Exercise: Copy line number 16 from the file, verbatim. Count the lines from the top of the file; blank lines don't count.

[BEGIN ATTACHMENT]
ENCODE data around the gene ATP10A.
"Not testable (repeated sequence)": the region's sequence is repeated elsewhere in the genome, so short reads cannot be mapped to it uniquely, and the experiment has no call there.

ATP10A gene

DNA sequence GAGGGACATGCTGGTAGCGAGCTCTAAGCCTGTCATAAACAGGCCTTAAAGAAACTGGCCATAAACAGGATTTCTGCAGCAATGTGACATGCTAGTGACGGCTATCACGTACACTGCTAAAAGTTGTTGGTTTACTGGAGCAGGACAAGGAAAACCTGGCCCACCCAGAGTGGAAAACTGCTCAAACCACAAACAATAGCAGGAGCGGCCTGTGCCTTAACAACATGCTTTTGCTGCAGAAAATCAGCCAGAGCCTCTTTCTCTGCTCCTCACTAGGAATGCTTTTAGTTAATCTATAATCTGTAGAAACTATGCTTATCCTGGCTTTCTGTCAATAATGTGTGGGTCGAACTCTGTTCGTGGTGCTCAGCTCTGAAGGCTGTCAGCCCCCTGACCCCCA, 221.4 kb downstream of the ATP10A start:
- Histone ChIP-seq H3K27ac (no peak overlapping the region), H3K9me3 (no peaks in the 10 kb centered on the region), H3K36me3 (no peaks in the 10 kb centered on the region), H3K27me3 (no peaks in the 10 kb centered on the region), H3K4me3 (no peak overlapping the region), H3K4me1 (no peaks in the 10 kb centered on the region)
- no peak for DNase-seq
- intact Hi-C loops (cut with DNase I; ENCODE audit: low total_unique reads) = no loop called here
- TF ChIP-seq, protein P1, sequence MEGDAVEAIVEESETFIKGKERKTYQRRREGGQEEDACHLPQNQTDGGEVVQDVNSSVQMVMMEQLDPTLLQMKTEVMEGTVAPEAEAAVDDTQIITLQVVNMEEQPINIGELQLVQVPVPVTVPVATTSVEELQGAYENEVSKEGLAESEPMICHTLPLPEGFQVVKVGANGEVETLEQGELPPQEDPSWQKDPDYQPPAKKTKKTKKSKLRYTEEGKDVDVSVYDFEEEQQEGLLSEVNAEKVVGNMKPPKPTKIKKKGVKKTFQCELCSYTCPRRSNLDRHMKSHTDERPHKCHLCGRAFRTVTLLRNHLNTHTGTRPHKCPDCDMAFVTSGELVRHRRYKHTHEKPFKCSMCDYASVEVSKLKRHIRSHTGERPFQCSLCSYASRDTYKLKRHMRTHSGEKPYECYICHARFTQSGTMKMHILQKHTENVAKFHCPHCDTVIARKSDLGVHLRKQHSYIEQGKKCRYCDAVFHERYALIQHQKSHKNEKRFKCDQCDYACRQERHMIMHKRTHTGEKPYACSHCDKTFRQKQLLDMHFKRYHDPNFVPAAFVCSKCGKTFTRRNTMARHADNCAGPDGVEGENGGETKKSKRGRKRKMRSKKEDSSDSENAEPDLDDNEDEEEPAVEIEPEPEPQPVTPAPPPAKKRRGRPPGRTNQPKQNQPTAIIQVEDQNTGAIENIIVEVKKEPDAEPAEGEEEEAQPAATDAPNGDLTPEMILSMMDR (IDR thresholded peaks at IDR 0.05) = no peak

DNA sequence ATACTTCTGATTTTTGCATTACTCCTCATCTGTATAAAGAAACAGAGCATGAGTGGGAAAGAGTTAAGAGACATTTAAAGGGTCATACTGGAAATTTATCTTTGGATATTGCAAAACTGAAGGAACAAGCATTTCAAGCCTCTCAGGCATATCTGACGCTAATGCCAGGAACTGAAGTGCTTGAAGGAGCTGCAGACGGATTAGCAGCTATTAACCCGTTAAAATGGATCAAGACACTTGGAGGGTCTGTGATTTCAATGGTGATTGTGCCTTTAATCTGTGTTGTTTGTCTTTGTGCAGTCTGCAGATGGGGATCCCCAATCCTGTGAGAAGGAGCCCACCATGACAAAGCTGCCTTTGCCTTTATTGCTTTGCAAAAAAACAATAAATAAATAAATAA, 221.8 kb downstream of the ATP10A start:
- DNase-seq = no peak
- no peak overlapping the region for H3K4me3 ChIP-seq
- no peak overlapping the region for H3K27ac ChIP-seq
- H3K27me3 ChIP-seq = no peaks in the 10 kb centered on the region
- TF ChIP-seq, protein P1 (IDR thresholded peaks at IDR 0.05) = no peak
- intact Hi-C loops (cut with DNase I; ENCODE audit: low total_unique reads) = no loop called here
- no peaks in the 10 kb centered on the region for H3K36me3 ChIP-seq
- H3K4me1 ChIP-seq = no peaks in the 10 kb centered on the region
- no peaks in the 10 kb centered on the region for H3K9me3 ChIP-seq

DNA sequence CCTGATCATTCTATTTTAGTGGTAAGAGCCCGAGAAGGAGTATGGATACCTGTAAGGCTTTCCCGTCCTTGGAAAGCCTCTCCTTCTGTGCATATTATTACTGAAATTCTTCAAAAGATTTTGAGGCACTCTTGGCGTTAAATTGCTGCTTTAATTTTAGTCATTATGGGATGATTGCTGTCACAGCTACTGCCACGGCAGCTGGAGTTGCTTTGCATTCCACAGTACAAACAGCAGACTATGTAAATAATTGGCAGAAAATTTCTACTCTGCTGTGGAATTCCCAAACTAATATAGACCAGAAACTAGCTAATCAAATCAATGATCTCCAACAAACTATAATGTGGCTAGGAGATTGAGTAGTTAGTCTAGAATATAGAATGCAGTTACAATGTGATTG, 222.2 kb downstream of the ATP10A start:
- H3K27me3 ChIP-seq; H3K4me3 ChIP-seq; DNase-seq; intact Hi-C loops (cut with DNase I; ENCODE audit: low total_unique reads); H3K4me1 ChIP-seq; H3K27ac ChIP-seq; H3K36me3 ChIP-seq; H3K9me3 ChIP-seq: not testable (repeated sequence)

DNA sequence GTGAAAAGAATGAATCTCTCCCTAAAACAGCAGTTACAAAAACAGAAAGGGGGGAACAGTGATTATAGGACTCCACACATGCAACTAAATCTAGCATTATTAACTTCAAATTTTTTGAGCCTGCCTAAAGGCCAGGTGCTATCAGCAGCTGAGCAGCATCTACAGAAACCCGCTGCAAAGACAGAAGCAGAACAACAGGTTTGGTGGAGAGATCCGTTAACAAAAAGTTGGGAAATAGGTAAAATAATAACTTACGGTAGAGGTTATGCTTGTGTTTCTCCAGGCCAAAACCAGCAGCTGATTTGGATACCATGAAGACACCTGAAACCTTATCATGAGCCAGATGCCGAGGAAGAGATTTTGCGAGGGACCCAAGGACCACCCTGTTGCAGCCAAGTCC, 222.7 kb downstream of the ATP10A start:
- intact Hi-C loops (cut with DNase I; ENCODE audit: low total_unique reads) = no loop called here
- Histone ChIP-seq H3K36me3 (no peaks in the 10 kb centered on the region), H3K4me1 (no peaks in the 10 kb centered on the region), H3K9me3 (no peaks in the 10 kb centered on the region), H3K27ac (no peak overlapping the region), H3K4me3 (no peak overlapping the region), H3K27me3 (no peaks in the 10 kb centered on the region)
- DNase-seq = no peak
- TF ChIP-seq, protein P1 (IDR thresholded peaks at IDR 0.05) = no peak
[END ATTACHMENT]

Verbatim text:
- no peaks in the 10 kb centered on the region for H3K36me3 ChIP-seq